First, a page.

Early life factors and adult mammographic density

M. Lokate, F.J.B. van Duijnhoven, S.W. van den Berg, P.H. Peeters, C.H. van Gils

Research output: Contribution to journalArticleAcademicpeer-review

6 Citations (Scopus)

Abstract

Purpose Early life factors have shown to be related to breast cancer risk. The pathophysiological link could be mammographic density, a strong risk factor for breast cancer. Mammary gland development already starts in utero and early life factors might affect the number of mammary cells at risk. In this study, we investigated the association between early life factors and mammographic density in adulthood. Methods The study was conducted within 2,588, mainly postmenopausal women of the Prospect-European Prospective Investigation into Cancer and Nutrition cohort. This ongoing study recruited breast cancer screening participants who filled out extensive questionnaires. Information on the early life factors birth weight, gestational age, maternal and paternal age, multiple births, birth rank, exposure to parental smoking, and leg length as a proxy for growth at childhood was obtained using questionnaires. Generalized linear models and linear regression models were used to study the relation between early life factors and mammographic density. Analyses were adjusted for potential confounders. Results Women who had an older mother (p = 0.06) or father (p = 0.002) at birth tended to have a higher mammographic density. Furthermore, greater leg length seemed to be related to higher mammographic density, although not statistically significantly (p = 0.16). After adjustment for confounders, none of the early life factors showed any statistically significant relationship with mammographic density in adulthood. Conclusion Although we cannot exclude small effects that go undetected due to measurement error in recall of early life factors, the results suggest that mammographic density is not a major pathway in any observed relationship between these early life events and breast cancer risk.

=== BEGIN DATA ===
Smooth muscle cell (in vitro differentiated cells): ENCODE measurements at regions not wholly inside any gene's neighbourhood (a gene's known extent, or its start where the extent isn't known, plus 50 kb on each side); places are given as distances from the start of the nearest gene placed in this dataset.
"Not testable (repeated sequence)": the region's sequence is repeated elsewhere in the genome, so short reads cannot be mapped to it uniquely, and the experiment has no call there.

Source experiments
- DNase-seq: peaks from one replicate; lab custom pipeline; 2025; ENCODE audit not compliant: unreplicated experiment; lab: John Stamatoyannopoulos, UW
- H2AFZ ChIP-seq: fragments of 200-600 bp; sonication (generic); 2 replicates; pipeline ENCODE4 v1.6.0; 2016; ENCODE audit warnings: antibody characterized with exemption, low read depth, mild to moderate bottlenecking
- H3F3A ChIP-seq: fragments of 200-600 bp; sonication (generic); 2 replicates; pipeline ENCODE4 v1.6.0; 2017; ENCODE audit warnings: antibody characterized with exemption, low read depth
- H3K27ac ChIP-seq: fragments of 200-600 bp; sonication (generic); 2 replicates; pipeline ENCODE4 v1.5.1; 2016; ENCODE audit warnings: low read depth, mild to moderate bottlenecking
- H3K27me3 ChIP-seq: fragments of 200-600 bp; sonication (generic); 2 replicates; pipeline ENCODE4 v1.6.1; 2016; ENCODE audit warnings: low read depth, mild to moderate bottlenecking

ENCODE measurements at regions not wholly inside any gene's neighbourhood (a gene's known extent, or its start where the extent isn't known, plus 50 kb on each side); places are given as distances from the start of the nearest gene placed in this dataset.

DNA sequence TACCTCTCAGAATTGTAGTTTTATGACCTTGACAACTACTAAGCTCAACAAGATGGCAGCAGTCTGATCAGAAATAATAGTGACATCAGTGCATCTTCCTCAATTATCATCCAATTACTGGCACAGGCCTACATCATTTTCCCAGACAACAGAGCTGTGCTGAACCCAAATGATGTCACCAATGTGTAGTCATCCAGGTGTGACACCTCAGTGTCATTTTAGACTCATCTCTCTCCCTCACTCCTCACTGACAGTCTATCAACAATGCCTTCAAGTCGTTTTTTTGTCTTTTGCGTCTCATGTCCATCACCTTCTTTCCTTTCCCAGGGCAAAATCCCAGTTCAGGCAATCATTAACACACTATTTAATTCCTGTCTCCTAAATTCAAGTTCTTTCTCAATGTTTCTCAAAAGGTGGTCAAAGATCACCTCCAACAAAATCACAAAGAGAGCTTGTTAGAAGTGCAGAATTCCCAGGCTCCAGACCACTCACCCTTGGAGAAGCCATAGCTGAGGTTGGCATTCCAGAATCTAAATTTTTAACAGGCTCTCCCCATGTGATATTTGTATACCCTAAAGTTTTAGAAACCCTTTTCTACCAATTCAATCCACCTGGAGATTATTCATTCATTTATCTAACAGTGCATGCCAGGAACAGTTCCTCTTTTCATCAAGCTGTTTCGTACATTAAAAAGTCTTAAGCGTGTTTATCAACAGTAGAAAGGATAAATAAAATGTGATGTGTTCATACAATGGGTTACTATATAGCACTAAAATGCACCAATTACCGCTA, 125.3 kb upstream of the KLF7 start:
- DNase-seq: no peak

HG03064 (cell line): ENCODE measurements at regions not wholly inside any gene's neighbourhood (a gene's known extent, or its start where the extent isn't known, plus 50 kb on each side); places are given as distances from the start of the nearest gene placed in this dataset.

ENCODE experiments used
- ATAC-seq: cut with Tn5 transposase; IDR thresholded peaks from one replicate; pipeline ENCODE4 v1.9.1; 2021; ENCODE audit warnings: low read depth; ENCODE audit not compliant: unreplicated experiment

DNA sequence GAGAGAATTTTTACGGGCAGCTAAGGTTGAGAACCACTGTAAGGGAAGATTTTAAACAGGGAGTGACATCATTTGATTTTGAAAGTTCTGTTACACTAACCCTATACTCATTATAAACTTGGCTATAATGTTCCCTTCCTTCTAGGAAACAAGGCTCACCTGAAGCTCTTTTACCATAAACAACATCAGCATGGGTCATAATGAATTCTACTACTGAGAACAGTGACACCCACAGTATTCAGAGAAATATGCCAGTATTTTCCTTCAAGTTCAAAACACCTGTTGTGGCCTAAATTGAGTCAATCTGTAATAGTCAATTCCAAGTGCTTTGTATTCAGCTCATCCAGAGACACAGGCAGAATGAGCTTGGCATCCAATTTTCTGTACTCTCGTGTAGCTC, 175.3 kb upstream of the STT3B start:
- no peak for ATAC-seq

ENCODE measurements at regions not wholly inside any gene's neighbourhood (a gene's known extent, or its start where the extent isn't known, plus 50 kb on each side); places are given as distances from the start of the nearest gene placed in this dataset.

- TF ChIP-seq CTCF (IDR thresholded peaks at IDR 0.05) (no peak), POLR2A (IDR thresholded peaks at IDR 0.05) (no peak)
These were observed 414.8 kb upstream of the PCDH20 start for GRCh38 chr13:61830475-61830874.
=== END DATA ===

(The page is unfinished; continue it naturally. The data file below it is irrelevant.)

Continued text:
Original languageEnglish
Pages (from-to)1771-1778
JournalCancer Causes and Control
Volume24
Issue number10
DOIs
Publication statusPublished - 2013

Keywords

  • breast-cancer risk
  • reported birth-weight
  • perinatal characteristics
  • parenchymal patterns
  • women
  • metaanalysis
  • cohort
  • etiology
  • validity
  • stem

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